Posts Tagged ‘war profiteering’

Fresh from the reported killing of more than 60 civilians, U.S. forces in Kunar Province, Afghanistan, killed nine boys gathering firewood in Afghanistan. General Petraeus says he’s sorry.

“We are deeply sorry for this tragedy and apologize to the members of the Afghan government, the people of Afghanistan and, most importantly, the surviving family members of those killed by our actions,” Gen. Petraeus said in a statement. “These deaths should have never happened.”

Too little, too late, general. Nine boys now lie among thousands of others who had a right to life independent of U.S. goals in Afghanistan, and “sorry” doesn’t cut it, especially from the general who’s tripling the air war over Afghanistan. Air strikes are the leading tactic involved when U.S. and coalition forces kill civilians. We know this. We use them anyway. These boys’ deaths, or at least the idea of these boys’ deaths, were factored in to a calculation and deemed insufficient to deter the use of air power long before they died, and their deaths don’t seem to have changed Petraeus’ or ISAF’s calculus. Sorry doesn’t cut it.

But at least Petraeus didn’t try to blame the boys’ families for blowing them up to frame him this time.

Sorry certainly doesn’t cut it for the brother of one of the dead:

“I don’t care about the apology,” Mohammed Bismil, the 20-year-old brother of two boys killed in the strike, said in a telephone interview. “The only option I have is to pick up a Kalashnikov, RPG [rocket-propelled grenade] or a suicide vest to fight.”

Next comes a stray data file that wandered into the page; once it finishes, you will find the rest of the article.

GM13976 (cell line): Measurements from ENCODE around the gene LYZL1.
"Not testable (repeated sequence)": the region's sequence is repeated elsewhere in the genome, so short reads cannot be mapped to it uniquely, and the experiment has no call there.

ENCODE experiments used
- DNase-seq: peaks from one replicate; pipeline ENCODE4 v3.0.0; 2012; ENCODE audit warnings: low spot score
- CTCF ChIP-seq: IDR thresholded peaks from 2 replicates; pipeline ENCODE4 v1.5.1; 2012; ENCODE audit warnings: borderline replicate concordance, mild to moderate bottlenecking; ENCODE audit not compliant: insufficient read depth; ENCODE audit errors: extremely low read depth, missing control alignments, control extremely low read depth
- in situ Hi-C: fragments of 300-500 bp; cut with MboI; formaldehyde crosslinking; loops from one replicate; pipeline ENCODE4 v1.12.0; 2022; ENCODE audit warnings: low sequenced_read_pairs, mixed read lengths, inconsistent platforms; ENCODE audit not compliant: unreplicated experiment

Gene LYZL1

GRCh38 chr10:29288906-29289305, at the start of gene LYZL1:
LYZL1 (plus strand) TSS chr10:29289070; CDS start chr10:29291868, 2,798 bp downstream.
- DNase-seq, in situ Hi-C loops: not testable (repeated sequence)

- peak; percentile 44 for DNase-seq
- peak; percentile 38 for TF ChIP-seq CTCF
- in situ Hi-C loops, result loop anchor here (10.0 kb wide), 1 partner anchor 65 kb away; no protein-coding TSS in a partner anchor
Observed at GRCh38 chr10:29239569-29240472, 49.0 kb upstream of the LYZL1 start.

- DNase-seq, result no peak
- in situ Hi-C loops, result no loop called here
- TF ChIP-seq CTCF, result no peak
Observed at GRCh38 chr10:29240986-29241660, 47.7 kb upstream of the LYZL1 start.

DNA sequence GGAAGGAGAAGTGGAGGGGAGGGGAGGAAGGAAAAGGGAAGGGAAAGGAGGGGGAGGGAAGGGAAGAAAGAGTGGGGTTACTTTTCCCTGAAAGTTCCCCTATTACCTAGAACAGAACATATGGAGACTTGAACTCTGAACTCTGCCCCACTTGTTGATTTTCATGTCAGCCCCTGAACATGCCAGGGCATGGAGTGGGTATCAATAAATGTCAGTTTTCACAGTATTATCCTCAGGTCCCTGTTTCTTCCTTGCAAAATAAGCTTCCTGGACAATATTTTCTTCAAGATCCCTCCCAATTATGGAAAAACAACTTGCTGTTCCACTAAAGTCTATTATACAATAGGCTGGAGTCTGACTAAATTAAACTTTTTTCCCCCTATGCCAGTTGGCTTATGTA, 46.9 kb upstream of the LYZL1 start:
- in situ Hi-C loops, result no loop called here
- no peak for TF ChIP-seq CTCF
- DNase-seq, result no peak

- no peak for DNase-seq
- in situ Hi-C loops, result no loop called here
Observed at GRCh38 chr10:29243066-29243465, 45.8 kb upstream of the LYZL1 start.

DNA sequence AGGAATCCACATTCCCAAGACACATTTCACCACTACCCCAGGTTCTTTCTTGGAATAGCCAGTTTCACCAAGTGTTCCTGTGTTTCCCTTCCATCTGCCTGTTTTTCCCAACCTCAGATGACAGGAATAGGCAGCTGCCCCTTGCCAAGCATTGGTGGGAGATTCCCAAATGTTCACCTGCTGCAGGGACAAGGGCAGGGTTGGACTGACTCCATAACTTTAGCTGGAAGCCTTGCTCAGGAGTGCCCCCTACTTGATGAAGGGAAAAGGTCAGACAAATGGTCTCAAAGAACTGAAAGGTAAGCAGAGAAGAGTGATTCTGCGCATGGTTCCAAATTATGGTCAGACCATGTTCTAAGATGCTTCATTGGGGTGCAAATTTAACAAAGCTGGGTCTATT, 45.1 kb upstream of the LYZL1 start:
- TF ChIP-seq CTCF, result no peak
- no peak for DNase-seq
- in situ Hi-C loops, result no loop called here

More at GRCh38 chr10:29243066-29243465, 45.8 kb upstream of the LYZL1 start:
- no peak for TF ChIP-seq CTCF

President Obama says he’s sorry, too:

President Obama expressed his deep regret for the tragic accident in Kunar Province in which nine Afghans were killed.  The President conveyed his condolences to the Afghan people and stressed that he and General Petraeus take such incidents very seriously. President Obama and President Karzai agreed that such incidents undermine our shared efforts in fighting terrorism.

Oh, good, he takes such incidents “very seriously.” Here’s a fun thought experiment: can you imagine President Obama (or any high-ranking visiting U.S. dignitary, for that matter) scheduling a visit to the graveside of any civilian victim of U.S.-fired munitions on his next trip to Afghanistan? Give me a call when the images from that photo-op make the front pages, would you?

I don’t doubt for a second that President Obama and much of Washington officialdom think that they take these deaths very seriously. Yet, they continue to rubber-stamp funds and to approve a strategy and various supporting tactics that are guaranteed to cause future incidents like these.  Because that’s the case, they’re conscripting tax money that we send to D.C. every year for the purpose of building our nation together into policies that we don’t support and which kill people for whom we feel no malice. In fact, the strategies and tactics are so ill-conceived that they’re putting our money into the hands of insurgents who kill U.S. troops.